Our laboratory studies how communication between cells influences health and disease. Our focus is on small soluble proteins called cytokines that can be secreted by one cell type and travel to another cell type to convey a message.
We apply our expertise to diseases that affect the gastrointestinal tract, including inflammatory diseases and cancer.
Our overarching goal is to use the knowledge that we generate to develop new drugs to alter the messages conveyed by cytokines. This will allow us to improve patient quality of life and disease outcomes.
Our team’s shared vision is to improve patient quality of life and disease outcomes.
Our mission is to generate new therapies, that are safe and tolerable, enabling patients to live with their disease, until it is gone.
The Putoczki laboratory has enabled gastrointestinal research in Australia through the extensive development and implementation of innovative methodologies and resources. This has lead to the identification of new treatment opportunities for patients, with one of these treatments now in clinical trials.
We have specific expertise in Interleukin (IL)-11, a member of the IL-6 family of pleiotropic cytokines. IL-11 signalling is initiated following binding to its membrane bound, cell-type specific receptor, IL-11R. This binary complex engages a transmembrane receptor called GP130, inducing dimerisation and activation of numerous transcription factors, including STAT3. STAT3 has been implicated in the maintenance of a tumour-promoting microenvironment, and persistent STAT3 activation is a feature of many human cancers of both haematopoietic and epithelial origin.
We are part of a multi-institutional collaborative project that was the first to solve the structure of the human IL-11 ligand, receptor and the authentic signalling complex. We build on this knowledge to understand the evolution of cytokine signalling, relationships to disease, and to enable therapeutic development.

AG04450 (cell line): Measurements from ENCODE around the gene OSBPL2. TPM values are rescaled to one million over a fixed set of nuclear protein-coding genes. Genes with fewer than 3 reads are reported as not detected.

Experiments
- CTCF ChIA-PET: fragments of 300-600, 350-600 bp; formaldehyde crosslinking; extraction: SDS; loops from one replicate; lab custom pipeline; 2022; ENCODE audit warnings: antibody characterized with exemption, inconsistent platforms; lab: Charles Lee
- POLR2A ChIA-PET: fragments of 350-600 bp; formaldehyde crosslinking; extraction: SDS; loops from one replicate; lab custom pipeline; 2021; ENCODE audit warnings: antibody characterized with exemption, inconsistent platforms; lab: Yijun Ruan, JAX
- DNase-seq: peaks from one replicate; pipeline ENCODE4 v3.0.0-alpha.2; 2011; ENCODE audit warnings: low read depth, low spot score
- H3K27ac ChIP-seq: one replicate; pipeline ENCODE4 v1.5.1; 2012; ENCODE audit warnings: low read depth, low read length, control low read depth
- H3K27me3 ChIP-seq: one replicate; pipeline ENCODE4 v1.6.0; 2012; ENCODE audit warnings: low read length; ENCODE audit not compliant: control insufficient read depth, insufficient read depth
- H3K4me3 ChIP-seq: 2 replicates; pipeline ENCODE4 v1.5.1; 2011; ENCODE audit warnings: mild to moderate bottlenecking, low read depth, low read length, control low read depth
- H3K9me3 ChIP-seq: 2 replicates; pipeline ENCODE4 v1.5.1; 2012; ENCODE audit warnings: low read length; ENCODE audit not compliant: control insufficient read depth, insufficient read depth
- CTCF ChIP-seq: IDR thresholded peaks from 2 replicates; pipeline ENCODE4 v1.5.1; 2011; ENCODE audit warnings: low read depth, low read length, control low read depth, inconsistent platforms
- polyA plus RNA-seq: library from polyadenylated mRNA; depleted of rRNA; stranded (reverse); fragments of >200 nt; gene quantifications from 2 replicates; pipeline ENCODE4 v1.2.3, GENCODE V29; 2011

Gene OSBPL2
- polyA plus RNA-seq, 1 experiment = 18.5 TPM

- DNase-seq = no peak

A common feature of all tumours is the bi-directional interactions between tumour cells and the stroma, whereby tumour cells can stimulate the inflamed stroma, which in turn can enhance the malignant traits of tumour cells. This self-amplifying feedback loop is fuelled by cytokines. For this reason, the concept of combating tumour progression, through inhibition of growth promoting cytokines present in the tumour microenvironment is becoming of great therapeutic interest.
We are combining laboratory models and patient clinical data to understand the role of cytokines in multiple cancers including the brain, colon, lung and pancreatic cancer and how they promote resistance to standard-of-care therapies, targeted therapies and immunotherapies.
Inflammatory bowel disease patients have an increased risk of colorectal cancer (CRC). CRC is the forth most common cause of malignancy worldwide. Alarmingly, the highest incidence rates occur in Australia, where CRC is the second most common cause of cancer-related deaths.
We are establishing new laboratory models to characterise novel proteins that are associated with human inflammatory bowel disease and the development of CRC. Our focus is on drug development and stratification of patients for treatment.
Together with a team of clinical and scientific collaborators, we have built a personalised treatment platform for pancreatic cancer, consisting of a tissue biobank and an extensive collection of patient-derived organoids (PDOs) and patient-derived xenografts (PDXs). PDOs are small 3-D cell clusters that are generated from biopsies or from surgically resected pancreatic cancers. Our collection covers the full disease spectrum – from early-stage lesions through to metastatic disease. The advantage of PDOs is that they mirror tumour architecture and can be used to test the efficacy of multiple new drugs in parallel. We were the first to generate a pancreatic cancer PDO biobank in Australia (a collaboration between WEHI and the University of Melbourne). We have validated that PDOs are an excellent patient tumour replica, as their response to chemotherapy matches that of the patient from which they were derived.
Over the last 40+ years very few new drugs have been approved, yielding little improvement in pancreatic patient outcomes. Our goal is to continue to develop new model systems to empower personalised medicine, enabling screening for new drugs, combinations treatments, and identification of the patients most likely to respond.
We are a dynamic and inclusive team that collaborate closely with numerous national and international research institutes, hospitals, universities and biotechnology companies.